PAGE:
High Liner Foods Incorporated (TSE:HLF) just released its quarterly report and things are looking bullish. It was overall a positive result, with revenues beating expectations by 3.1% to hit US$269m. High Liner Foods also reported a statutory profit of US$0.41, which was an impressive 21% above what the analysts had forecast. The analysts typically update their forecasts at each earnings report, and we can judge from their estimates whether their view of the company has changed or if there are any new concerns to be aware of. So we gathered the latest post-earnings forecasts to see what estimates suggest is in store for next year.
Taking into account the latest results, the current consensus, from the four analysts covering High Liner Foods, is for revenues of US$836.2m in 2020, which would reflect a definite 10% reduction in High Liner Foods' sales over the past 12 months. Per-share earnings are expected to soar 21% to US$0.35. Yet prior to the latest earnings, the analysts had been anticipated revenues of US$914.1m and earnings per share (EPS) of US$0.83 in 2020. From this we can that sentiment has definitely become more bearish after the latest results, leading to lower revenue forecasts and a pretty serious reduction to earnings per share estimates.
It'll come as no surprise then, to learn that the analysts have cut their price target 18% to US$6.61. There's another way to think about price targets though, and that's to look at the range of price targets put forward by analysts, because a wide range of estimates could suggest a diverse view on possible outcomes for the business. The most optimistic High Liner Foods analyst has a price target of US$8.57 per share, while the most pessimistic values it at US$5.00. This shows there is still a bit of diversity in estimates, but analysts don't appear to be totally split on the stock as though it might be a success or failure situation.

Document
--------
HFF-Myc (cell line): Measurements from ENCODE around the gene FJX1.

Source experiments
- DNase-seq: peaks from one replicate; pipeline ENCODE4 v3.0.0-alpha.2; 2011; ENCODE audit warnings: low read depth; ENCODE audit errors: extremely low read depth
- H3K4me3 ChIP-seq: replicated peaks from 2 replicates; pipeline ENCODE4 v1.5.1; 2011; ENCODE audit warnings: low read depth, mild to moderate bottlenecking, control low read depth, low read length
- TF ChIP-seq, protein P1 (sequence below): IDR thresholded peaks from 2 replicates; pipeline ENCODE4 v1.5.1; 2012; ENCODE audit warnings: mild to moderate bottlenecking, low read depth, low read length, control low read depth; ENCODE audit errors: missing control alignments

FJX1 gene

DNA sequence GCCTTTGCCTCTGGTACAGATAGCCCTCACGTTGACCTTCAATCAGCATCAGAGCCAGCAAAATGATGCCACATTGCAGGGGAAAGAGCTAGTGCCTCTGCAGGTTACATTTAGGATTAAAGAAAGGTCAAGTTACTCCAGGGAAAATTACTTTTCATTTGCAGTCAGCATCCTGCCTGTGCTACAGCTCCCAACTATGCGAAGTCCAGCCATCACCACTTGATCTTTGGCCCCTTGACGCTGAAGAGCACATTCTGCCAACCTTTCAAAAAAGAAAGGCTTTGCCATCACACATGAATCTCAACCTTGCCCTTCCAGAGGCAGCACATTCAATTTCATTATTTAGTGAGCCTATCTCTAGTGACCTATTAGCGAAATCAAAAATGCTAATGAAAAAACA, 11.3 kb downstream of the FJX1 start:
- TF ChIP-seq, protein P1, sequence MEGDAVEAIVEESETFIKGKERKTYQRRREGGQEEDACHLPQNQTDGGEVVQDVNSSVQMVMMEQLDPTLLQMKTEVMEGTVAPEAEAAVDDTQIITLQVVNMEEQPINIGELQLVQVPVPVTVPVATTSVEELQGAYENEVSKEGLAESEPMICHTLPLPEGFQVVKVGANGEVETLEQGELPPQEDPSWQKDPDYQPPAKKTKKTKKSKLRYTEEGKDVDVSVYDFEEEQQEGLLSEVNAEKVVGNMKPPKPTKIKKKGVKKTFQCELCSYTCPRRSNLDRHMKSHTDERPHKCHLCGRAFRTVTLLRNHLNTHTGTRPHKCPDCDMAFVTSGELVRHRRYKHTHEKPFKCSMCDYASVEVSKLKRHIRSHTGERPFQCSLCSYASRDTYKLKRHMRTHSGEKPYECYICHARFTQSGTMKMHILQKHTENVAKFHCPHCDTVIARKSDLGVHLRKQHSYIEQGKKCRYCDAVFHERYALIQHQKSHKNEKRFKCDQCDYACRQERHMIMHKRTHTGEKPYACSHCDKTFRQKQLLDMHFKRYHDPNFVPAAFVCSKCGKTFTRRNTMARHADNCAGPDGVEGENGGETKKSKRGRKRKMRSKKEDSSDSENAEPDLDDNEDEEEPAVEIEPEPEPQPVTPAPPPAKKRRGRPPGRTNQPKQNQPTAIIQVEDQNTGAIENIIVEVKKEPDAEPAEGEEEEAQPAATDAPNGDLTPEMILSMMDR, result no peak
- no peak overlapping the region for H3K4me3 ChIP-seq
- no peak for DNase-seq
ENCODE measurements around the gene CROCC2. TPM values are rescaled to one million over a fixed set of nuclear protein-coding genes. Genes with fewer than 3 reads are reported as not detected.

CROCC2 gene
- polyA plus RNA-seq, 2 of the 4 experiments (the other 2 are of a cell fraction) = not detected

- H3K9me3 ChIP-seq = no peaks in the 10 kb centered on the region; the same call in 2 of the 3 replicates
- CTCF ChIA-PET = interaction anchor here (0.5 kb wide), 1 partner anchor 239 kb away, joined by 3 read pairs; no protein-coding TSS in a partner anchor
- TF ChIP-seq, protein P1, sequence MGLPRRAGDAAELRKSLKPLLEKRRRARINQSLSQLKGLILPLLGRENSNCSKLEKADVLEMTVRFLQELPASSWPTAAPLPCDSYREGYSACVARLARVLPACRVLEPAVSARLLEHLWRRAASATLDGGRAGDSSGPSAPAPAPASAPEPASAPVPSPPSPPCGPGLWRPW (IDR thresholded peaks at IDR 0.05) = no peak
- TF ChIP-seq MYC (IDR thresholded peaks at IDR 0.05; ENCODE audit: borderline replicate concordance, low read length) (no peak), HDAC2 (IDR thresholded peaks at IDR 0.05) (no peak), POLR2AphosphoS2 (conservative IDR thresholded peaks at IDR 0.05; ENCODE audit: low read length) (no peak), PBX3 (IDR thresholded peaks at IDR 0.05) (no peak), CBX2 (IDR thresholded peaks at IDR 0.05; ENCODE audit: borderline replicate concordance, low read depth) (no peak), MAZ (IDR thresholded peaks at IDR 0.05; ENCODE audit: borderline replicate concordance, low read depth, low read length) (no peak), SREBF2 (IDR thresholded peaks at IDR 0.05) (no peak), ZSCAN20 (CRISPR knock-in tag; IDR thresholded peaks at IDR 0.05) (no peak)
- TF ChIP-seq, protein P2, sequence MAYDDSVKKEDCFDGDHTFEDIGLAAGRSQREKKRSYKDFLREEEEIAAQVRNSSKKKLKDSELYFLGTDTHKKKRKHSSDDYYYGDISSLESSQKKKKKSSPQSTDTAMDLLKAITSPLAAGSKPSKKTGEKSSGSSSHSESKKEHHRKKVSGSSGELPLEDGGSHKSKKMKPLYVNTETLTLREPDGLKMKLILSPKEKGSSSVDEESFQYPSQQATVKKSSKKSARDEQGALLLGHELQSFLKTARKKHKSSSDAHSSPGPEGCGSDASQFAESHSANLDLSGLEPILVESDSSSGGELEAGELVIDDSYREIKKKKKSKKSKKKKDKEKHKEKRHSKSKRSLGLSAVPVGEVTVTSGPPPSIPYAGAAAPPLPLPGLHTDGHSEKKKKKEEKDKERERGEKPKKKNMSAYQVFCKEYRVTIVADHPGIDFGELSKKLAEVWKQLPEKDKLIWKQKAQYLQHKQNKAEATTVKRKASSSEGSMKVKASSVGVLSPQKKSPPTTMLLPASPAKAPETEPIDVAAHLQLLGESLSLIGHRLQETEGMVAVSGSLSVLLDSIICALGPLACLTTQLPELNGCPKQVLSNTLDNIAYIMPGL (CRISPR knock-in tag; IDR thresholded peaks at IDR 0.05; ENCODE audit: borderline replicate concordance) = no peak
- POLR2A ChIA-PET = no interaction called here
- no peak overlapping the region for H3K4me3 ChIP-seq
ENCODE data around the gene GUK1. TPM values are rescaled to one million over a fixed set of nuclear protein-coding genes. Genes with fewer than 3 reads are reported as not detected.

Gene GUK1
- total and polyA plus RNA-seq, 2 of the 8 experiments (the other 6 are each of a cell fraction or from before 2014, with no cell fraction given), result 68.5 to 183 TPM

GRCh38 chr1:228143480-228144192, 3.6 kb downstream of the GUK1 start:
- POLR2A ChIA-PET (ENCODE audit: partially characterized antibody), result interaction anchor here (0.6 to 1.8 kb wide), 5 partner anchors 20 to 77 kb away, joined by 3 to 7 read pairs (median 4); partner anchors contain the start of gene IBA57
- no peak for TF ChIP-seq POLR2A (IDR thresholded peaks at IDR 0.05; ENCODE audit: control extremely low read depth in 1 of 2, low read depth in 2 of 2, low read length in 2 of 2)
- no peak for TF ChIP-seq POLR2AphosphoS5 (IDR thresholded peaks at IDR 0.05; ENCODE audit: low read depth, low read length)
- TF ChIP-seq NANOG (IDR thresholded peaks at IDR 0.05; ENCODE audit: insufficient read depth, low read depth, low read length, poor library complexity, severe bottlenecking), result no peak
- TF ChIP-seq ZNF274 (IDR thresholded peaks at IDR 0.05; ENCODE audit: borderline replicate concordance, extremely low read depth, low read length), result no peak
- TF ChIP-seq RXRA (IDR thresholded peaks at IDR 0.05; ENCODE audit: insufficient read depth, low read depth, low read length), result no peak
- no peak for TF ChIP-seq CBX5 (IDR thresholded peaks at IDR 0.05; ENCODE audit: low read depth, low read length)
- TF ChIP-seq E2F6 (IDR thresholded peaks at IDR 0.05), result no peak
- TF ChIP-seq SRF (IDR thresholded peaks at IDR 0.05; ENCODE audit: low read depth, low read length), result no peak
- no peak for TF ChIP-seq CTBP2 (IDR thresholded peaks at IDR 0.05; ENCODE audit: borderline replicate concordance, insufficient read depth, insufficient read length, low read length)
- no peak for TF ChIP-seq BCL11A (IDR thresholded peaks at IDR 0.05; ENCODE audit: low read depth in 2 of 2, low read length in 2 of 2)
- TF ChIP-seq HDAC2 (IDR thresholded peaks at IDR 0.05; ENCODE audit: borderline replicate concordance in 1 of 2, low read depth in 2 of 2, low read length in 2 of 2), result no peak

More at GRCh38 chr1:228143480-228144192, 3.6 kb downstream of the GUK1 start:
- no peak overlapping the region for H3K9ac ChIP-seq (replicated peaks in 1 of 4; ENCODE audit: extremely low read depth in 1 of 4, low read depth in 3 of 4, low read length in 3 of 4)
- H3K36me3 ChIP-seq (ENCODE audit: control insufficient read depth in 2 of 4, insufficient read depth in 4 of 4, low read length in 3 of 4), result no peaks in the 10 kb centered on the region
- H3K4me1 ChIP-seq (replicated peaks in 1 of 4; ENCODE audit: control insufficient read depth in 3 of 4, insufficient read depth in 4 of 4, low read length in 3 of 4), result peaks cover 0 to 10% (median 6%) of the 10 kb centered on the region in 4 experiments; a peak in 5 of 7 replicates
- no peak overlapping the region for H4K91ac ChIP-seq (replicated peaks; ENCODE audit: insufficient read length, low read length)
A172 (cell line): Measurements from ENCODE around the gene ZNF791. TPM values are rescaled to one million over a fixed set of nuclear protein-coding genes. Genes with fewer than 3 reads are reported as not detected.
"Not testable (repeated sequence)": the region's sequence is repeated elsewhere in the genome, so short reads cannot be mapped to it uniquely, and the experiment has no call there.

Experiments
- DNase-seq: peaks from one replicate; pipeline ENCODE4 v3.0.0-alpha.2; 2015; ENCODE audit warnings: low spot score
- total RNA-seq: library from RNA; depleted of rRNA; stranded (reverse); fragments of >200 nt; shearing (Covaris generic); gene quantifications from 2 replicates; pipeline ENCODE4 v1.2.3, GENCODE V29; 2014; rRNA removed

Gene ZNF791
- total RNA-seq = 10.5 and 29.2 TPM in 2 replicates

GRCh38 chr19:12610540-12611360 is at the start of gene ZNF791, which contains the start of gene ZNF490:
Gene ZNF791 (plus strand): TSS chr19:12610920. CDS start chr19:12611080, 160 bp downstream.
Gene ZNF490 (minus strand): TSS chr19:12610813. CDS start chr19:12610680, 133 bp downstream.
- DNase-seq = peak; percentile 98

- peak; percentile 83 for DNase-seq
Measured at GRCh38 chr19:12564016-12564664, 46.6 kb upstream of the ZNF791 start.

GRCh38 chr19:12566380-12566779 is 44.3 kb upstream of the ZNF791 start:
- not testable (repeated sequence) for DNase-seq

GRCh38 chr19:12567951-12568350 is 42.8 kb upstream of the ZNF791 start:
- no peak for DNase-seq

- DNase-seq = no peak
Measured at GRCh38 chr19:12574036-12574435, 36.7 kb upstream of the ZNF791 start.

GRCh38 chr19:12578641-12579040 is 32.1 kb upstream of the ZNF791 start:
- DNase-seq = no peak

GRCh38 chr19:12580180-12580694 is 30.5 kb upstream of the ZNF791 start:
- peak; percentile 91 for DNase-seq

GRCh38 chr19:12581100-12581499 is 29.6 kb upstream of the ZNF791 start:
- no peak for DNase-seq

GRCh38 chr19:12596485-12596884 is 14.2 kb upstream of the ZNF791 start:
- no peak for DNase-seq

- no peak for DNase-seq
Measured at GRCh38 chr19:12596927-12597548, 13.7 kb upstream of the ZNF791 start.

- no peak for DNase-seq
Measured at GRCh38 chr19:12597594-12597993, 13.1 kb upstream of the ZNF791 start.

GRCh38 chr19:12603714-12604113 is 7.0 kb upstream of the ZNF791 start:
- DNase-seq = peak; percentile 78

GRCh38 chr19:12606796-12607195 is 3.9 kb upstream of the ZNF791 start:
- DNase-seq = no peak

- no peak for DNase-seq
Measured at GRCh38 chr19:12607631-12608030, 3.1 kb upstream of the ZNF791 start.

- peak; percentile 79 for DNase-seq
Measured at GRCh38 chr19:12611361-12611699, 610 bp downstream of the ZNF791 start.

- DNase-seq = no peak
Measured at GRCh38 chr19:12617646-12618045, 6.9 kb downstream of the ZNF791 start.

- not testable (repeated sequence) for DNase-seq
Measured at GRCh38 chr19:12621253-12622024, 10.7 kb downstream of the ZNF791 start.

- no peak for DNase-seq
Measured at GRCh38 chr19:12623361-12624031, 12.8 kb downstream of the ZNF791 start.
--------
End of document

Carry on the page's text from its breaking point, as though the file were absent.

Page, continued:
These estimates are interesting, but it can be useful to paint some more broad strokes when seeing how forecasts compare, both to the High Liner Foods' past performance and to peers in the same industry. One more thing stood out to us about these estimates, and it's the idea that High Liner Foods'decline is expected to accelerate, with revenues forecast to fall 10% next year, topping off a historical decline of 0.6% a year over the past five years. By contrast, our data suggests that other companies (with analyst coverage) in a similar industry are forecast to see their revenue grow 3.8% per year. So it's pretty clear that, while it does have declining revenues, the analysts also expect High Liner Foods to suffer worse than the wider industry.
The Bottom Line
The biggest concern is that the analysts reduced their earnings per share estimates, suggesting business headwinds could lay ahead for High Liner Foods. On the negative side, they also downgraded their revenue estimates, and forecasts imply revenues will perform worse than the wider industry. Furthermore, the analysts also cut their price targets, suggesting that the latest news has led to greater pessimism about the intrinsic value of the business.
With that in mind, we wouldn't be too quick to come to a conclusion on High Liner Foods. Long-term earnings power is much more important than next year's profits. We have forecasts for High Liner Foods going out to 2021, and you can see them free on our platform here.
You still need to take note of risks, for example - High Liner Foods has 5 warning signs (and 1 which makes us a bit uncomfortable) we think you should know about.
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